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Medical Terminology Daily (MTD) is a blog sponsored by Clinical Anatomy Associates, Inc. as a service to the medical community, medical students, and the medical industry. We will post a workweek daily medical or surgical term, its meaning and usage, as well as biographical notes on anatomists, surgeons, and researchers through the ages. Be warned that some of the images used depict human anatomical specimens.

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A Moment in History

Johann Gottfried Zinn

Johann Gottfried Zinn
(1727–1759)

Anatomist and botanist, Johann Gottfried Zinn was born on December 6, 1727 in the city of Ansbach, Germany. He started his medical studies in his native city, becoming later a student of Dr.  Albrecht von Hallers at the University of Göttingen, and received his MD in 1749.

He left for Berlin to continue his studies but came back shortly thereafter. He became a professor of anatomy at the University of Göttingen and in 1753 he also became the director of the botanical garden in the same city.

He is known for his anatomical treatise on the anatomy of the human eye: “Descriptio anatomica oculi humani iconibus illustrata”. Because of this, his name has become an eponym in the “Zonule of Zinn”, a ring of strands that forms a fibrous band connecting the ciliary body with the capsule of the lens of the eye. Zonule of Zinn is sometimes referred to as the suspensory ligaments of the lens, or the “ligament of Zinn”. His name is also attached to the anular ring tendon found in the posterior aspect of the eye, the "anular tendon of Zinn". This ring serves as attachment for all the extraocular muscles of the eye and the optic nerve passes through the center of the ring.

Carol Linné (Carolus Linneaus) named a genus of flowers in the family Asteraceae known vernacularly today as “Zinnia” in his honor. Hover your cursor over his portrait to see the flower.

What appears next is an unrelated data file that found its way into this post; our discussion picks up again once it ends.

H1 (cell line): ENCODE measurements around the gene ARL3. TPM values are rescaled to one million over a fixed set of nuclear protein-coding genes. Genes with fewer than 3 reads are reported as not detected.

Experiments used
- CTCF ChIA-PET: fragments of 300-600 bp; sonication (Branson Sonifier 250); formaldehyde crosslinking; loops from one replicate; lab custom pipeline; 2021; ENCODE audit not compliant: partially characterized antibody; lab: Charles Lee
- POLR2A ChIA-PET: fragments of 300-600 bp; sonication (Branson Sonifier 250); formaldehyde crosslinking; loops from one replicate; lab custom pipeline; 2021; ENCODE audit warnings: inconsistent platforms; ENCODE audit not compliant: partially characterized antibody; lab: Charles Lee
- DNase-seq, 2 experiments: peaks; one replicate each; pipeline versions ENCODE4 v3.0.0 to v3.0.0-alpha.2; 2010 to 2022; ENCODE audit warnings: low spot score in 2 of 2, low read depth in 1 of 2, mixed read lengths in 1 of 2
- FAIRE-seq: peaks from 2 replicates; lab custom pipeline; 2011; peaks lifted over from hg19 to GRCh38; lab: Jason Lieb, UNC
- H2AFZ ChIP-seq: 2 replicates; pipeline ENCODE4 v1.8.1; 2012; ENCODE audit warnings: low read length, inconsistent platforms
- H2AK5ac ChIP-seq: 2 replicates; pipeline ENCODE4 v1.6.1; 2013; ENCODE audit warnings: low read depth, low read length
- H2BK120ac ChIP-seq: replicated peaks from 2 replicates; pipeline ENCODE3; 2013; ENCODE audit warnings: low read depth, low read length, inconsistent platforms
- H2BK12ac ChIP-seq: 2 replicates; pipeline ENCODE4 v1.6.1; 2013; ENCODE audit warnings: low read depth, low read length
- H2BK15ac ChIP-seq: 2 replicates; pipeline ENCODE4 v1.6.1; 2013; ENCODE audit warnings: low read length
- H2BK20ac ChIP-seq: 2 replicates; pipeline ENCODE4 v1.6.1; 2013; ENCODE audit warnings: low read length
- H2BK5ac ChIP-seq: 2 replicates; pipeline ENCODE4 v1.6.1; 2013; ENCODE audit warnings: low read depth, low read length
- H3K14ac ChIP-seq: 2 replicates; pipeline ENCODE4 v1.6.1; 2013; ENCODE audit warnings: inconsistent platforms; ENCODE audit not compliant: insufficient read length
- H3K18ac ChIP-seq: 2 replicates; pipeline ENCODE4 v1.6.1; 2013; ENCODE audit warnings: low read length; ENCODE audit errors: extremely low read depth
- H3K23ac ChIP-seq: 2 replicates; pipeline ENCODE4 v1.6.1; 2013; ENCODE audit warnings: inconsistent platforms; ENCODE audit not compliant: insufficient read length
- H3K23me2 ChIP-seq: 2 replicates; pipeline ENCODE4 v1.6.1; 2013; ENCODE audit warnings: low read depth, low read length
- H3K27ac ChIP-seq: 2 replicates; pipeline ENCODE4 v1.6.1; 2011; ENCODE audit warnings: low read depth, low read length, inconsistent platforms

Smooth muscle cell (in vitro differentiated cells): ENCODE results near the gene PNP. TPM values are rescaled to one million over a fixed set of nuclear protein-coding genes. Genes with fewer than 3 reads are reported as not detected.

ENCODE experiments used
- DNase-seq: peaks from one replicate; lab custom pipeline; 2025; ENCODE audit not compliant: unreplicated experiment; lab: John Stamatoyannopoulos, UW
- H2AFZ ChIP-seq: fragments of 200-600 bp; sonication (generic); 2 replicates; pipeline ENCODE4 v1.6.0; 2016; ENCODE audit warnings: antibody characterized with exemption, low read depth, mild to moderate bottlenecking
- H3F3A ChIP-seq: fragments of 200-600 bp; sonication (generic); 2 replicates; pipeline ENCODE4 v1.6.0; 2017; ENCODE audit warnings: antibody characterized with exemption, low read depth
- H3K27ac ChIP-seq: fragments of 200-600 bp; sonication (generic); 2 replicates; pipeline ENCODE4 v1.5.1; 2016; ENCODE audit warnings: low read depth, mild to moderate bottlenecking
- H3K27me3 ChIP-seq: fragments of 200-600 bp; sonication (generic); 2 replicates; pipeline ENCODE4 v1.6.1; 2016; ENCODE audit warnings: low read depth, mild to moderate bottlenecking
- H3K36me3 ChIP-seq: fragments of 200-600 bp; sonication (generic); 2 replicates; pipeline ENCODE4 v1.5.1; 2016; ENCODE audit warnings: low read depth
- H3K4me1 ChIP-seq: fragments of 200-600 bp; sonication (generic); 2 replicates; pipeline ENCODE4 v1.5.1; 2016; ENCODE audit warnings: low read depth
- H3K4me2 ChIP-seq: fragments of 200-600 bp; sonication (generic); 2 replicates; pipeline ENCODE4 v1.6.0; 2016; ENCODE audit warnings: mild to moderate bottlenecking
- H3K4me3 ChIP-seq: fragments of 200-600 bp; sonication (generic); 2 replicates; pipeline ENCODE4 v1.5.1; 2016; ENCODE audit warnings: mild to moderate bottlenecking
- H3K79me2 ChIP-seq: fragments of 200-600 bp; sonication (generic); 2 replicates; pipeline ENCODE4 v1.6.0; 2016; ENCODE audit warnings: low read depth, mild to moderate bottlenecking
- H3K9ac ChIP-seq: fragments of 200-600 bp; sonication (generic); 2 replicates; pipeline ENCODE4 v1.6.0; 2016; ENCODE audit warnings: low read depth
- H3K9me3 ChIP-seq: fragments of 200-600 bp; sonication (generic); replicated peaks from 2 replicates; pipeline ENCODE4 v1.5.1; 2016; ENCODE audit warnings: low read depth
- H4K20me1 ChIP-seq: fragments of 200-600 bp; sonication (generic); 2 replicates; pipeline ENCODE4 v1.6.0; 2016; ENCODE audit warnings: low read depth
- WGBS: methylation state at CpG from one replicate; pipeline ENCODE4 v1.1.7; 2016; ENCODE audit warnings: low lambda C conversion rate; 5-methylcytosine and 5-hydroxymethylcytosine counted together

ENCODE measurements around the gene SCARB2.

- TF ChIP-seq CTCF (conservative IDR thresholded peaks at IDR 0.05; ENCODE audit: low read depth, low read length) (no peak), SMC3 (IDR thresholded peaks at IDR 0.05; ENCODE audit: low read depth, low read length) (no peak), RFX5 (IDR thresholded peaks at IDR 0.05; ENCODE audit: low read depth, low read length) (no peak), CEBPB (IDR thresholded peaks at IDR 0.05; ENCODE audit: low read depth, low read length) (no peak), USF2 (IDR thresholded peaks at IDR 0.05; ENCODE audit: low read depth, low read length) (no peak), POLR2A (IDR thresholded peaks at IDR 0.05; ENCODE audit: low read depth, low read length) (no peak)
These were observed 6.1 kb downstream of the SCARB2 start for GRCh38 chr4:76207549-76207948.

The chapter on orbital anatomy of his anatomy book, taken from the second edition in 1780, has been translated and the first of three parts is published in an issue of “Strabismus”

His book "Catalogus Plantarum Horti Academici Et Agri" can be seen online here.

His life was short, dying at the early age of 32, but his name lives on in the name of a beautiful flower.

Sources:
1. “Johann Gottfried Zinn" Simonz, HJ Strabismus – 2004, Vol. 12, No. 2, p. 125 
2. "Anatomical Description of the Human Eye" Zinn, JG Strabismus, 13:45–52, 2005 
Images: Public Domain by Wikipedia Commons. 1. Own work I_am Jin, and H. Wilhem Dietz


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An answer regarding the death of Andreas Vesalius (2)


NOTE:  In 2014  Pavlos Plessas presented the compelling theory that Andreas Vesalius died in 1564 from scurvy on the island of Zakynthos. With his permission his original article entitled "Powerful indications that Vesalius died from scurvy" was published in this blog in 2016.

His theory was later challenged by Theo Dirix and Dr. Rudi Coninx in this same blog with the article "Did Andreas Vesalius really died from scurvy?". Pavlos Plessas' rebuttal to the latter article is published here from a letter to Theo Dirix.


...continued from: An answer regarding the death of Andreas Vesalius (1)...

8. Echtius’ treatise was only published after his death in 1556

This is incorrect. Echtius was alive almost a decade after that and heard Boucherus describe Vesalius’ death with his own ears. The treatise was first published in 1564, the year of Vesalius’ death, albeit was wrongly attributed to Wierus.

9. Echtius believed scurvy was caused by a blocked spleen, leading to an excess of black bile

Echtius believed that an excess of black bile (melancholic humour) caused scurvy. He wrote that in addition to eating preserved foods and mouldy biscuit, and drinking foul water, the following conditions led to an excess of black bile: warm air, lack of sleep, hard manual work, anxiety and fevers. Each one individually could cause scurvy even if the diet was good . The reasons for Vesalius’ illness as indicated by the sources are: eating rotten biscuit, drinking corrupt water, hot weather and extreme worrying. Please compare with the list of causes given by Echtius in his treatise.